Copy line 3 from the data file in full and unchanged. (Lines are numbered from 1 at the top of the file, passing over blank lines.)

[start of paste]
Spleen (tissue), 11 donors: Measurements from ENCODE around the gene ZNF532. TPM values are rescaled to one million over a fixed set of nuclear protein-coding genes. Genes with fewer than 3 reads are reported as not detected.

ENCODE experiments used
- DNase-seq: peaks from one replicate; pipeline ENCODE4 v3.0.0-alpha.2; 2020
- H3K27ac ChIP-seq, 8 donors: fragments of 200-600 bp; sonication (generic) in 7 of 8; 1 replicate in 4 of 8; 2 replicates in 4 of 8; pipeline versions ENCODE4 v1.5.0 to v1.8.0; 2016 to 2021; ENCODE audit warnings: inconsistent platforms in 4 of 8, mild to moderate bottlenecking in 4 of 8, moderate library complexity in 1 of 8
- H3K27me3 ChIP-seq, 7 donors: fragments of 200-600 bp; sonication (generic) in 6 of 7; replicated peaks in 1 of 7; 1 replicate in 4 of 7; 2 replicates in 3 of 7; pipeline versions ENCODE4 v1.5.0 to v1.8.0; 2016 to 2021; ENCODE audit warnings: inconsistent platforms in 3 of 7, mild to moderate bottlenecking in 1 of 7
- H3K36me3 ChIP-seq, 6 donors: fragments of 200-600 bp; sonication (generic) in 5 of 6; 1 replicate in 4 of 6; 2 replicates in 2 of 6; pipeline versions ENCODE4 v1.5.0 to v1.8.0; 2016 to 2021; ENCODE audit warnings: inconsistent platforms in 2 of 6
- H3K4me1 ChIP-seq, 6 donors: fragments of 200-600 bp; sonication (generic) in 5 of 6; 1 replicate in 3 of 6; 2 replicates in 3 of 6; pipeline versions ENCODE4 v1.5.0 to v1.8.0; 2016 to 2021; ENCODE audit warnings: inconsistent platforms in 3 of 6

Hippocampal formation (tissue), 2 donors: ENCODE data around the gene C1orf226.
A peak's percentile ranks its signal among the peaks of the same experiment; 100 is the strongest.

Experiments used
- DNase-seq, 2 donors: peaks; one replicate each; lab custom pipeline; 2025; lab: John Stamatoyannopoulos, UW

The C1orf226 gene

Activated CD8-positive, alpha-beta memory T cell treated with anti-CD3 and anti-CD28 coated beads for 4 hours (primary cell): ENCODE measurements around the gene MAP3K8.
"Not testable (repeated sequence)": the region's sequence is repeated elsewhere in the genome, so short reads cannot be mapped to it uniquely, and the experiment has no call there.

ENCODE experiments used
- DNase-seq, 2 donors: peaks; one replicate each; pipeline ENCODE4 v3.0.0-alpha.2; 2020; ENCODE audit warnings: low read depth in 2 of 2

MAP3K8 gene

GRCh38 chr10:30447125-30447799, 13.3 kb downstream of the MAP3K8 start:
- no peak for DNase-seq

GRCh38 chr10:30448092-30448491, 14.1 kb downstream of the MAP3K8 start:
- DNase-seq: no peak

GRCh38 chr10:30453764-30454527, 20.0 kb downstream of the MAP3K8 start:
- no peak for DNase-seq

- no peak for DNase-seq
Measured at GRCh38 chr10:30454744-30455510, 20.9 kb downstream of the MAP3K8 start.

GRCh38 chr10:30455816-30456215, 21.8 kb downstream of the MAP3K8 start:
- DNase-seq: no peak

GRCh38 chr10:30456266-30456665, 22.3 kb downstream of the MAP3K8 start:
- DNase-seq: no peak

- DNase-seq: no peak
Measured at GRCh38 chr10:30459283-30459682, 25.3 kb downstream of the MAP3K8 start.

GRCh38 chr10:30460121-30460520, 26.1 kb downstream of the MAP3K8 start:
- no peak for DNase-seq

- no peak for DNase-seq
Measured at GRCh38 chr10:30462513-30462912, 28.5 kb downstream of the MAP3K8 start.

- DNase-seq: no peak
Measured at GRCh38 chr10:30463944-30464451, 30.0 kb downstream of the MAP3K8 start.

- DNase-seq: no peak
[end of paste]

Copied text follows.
- DNase-seq: peaks from one replicate; pipeline ENCODE4 v3.0.0-alpha.2; 2020